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Bussman Says Lottery Was Flawed Process

Brandon Moseley

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By Brandon Moseley
Alabama Political Reporter

Saturday, August 27, State Senator Paul Bussman (R-Cullman) said that lottery bill SB3, which was killed by the Senate on Friday, “Was filled with problems.”

Sen. Bussman wrote in a statement, “Yesterday the Senate failed to concur with the House version of the lottery bill, killing the bill for the Special Session. The entire bill was filled with problems. The bill did not even say what kind of games would be allowed, Scratch off, Powerball, or Megaball, etc. It did not determine what percentage of the lottery the State would keep (25, 35 or 50 percent). It did not say where all the money would go. It did not assure a fair system to the players, odds and prize percentage to be determined later.”

Sen. Bussman said that SB3, “Would have created another agency in government that would have been bigger than the legislative branch. The ‘legislature’ would decide the rules later. And after I heard all of the sleazy deals being made, there is no way it would be done right or fair.”

Bussman accused the Bentley administration of offering special favors to legislators for a “yes” vote: “I heard about roads being offered to get legislators to vote yes. I even heard one Representative was offered a whole new water system for his city for a yes vote. That in any other business would be bribery. Pay-to-play – What do I need to give you for your vote? This had nothing to do with people voting, it had to do with back room deals, more corruption and somebody getting rich at the expense of the people of Alabama. Let’s call ‘evil’ what it is.”

Sen. Bussman said, “Let me be very clear. This Special Session has clearly shown that this is not about, and never has been, about Medicaid. Gaming and lottery are the priorities here, not healthcare for our citizens. So we risk losing our rural hospitals so somebody can get wealthy from gaming!”

Senator Bussman along with Senator Dick Brewbaker (R-Montgomery) have both left the Senate Republican Caucus over issues with the Republican leadership in the Senate over their handling of the lottery.

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Bussman said that his issues are not with the Republican Party but rather with the Caucus leadership in Montgomery. Bussman said in a statement “As a Republican, I have strongly support the Republican mission of fiscal responsibility, limited government and personal freedom. I am a proud member of the Republican Party and will remain a proud member of the GOP. I will no longer affiliate with the Senate majority caucus. In order for the Alabama Senate to operate fairly, we have a set rules by which all members must abide. In both the Republican and Democrat caucuses, there are also rules that apply. This organized process is crucial to a fair and transparent government. It is when these rules are not followed that the breakdown of the system occurs.”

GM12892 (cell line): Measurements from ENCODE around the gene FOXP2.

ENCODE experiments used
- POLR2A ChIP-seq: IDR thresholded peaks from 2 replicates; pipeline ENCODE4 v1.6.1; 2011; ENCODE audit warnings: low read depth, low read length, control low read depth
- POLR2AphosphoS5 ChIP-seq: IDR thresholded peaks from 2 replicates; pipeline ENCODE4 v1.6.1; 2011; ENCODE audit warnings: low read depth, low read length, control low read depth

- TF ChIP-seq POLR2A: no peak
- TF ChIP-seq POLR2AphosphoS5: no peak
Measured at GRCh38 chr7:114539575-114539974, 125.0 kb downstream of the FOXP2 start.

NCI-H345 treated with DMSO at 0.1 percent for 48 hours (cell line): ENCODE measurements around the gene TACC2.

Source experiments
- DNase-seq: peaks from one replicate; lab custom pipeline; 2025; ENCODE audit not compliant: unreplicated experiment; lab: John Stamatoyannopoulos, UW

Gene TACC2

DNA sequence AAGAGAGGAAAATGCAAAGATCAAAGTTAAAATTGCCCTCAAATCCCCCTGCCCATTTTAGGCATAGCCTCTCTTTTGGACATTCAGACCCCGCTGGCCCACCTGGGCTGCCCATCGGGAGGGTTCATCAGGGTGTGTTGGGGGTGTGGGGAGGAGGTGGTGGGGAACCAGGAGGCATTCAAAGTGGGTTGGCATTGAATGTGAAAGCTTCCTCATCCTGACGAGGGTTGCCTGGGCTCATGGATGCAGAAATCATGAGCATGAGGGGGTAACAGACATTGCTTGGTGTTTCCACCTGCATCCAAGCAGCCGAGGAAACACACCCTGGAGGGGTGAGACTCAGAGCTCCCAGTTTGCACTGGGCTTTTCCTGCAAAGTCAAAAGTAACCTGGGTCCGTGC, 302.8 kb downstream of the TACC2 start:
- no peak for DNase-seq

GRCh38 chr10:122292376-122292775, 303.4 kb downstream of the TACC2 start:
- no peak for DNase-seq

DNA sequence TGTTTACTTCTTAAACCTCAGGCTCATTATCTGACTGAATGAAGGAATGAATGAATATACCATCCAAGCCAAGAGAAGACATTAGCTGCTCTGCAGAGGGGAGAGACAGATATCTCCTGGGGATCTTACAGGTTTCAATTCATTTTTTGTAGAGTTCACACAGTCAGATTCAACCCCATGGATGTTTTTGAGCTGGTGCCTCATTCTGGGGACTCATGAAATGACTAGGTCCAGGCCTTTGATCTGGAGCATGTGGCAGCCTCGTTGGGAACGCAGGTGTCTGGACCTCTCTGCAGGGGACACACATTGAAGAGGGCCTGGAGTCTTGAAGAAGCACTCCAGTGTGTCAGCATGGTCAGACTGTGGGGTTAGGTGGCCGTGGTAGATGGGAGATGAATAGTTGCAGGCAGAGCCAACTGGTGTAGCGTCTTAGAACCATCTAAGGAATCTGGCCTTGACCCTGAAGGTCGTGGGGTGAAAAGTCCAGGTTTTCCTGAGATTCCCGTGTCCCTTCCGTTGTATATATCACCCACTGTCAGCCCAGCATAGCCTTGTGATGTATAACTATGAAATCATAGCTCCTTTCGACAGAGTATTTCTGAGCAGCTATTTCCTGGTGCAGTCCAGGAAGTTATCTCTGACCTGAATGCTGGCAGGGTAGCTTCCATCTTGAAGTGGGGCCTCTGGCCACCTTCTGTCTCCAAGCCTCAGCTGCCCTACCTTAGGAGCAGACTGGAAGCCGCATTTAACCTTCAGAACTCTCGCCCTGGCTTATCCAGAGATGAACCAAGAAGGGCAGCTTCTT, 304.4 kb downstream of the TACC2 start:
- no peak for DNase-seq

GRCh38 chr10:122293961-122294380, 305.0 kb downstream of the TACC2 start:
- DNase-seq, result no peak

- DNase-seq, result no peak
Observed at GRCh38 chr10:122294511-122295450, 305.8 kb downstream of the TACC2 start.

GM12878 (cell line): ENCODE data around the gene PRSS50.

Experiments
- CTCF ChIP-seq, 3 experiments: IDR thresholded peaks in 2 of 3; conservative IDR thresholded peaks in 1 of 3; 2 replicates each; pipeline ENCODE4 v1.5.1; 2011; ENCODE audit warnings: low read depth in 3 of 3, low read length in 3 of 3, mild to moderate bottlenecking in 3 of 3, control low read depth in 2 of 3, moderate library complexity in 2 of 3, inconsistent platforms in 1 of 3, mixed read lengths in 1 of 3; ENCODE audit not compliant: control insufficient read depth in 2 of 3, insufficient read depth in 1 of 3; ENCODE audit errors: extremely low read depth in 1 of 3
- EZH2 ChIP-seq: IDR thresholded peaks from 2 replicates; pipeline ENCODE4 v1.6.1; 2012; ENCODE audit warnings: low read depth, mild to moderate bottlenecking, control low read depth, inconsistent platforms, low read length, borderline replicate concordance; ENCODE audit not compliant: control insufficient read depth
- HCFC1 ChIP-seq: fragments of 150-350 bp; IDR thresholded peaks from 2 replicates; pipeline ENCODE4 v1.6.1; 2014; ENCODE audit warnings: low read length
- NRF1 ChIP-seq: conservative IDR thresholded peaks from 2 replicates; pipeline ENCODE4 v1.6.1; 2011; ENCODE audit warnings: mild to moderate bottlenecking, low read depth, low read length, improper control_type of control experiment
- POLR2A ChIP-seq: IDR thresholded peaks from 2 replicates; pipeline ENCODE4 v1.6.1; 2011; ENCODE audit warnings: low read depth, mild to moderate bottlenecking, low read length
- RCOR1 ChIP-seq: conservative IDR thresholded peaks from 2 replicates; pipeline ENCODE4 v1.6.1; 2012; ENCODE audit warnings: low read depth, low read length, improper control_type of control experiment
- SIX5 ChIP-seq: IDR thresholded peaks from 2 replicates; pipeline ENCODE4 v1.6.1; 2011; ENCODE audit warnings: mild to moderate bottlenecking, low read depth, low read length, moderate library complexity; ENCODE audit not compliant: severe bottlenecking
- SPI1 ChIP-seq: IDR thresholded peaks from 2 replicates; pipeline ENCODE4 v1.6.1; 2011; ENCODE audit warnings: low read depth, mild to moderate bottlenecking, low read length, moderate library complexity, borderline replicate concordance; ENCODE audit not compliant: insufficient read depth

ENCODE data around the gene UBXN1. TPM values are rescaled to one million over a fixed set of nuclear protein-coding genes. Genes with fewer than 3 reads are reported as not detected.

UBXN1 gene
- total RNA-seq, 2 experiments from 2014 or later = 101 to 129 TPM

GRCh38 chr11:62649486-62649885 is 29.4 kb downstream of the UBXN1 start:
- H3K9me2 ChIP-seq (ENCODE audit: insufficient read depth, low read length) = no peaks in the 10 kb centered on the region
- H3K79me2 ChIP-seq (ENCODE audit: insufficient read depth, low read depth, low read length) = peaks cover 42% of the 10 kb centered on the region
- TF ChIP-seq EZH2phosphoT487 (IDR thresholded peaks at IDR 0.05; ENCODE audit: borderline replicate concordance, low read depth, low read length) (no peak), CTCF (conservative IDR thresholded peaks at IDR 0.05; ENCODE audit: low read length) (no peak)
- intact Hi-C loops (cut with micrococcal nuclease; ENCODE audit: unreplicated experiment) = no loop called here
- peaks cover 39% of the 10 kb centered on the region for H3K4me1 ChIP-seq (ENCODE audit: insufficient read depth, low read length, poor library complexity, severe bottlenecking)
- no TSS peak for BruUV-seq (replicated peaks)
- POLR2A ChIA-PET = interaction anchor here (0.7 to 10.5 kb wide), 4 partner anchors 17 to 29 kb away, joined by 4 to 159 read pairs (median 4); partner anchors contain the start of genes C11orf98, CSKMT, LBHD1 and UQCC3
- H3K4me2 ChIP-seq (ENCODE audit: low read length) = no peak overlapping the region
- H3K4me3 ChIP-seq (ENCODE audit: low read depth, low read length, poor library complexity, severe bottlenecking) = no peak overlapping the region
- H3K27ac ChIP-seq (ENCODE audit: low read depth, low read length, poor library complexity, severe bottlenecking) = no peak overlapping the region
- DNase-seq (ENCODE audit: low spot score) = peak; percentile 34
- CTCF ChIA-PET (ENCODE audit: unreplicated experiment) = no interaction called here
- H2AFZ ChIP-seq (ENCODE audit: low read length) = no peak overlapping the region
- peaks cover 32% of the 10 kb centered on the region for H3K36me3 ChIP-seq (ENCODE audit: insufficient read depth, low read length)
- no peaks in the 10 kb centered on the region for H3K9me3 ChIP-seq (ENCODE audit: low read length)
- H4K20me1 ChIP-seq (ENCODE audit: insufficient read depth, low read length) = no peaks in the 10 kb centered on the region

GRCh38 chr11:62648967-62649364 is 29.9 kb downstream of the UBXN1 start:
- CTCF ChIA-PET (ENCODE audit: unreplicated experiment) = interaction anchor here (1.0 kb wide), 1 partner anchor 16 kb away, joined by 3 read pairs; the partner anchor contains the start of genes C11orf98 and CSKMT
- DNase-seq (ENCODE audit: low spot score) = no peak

According to Bussman, “The process broke down last week when these rules were violated. These rules cannot be used when convenient and discarded when it is inconvenient. This is not about me. This is not about a lottery. This is about who controls the government of Alabama. Do the people control the government or is it still the back room deals and special interest groups that continue to control the state?”

Bussman said, “I can no longer sit back and ignore the actions of the Alabama Senate Republican Caucus leadership which are misguided, unequally applied, punitive and divisive. As a result, the Caucus has made a significant shift in priorities since 2010. In order for us to be successful in Alabama, we cannot return to the old ways of doing business. We are expected to do better and we must do better.”

During the 2016 Regular Session, the Senate Republican Caucus leadership took away Bussman’s committee chairmanship because he voted against Senate President Pro Tem Del Marsh’s (R-Anniston) controversial bill to eliminate many of the tenure protections that Alabama’s teachers currently enjoy.

Sen. Marsh has said that Bussman was not punished for voting against the Marsh plan in the Education Policy Committee; but rather because he did not give Marsh the proper advance notice that he would vote no on the powerful Senator’s bill.

Marsh has reportedly told some of the Senators that this will be his last term in the Senate as he is going to run for Governor of Alabama in 2018. Recent polling shows Marsh trailing prospective frontrunners Chief Justice Roy Moore and Attorney General Luther Strange by a considerable number among likely Republican Primary voters.

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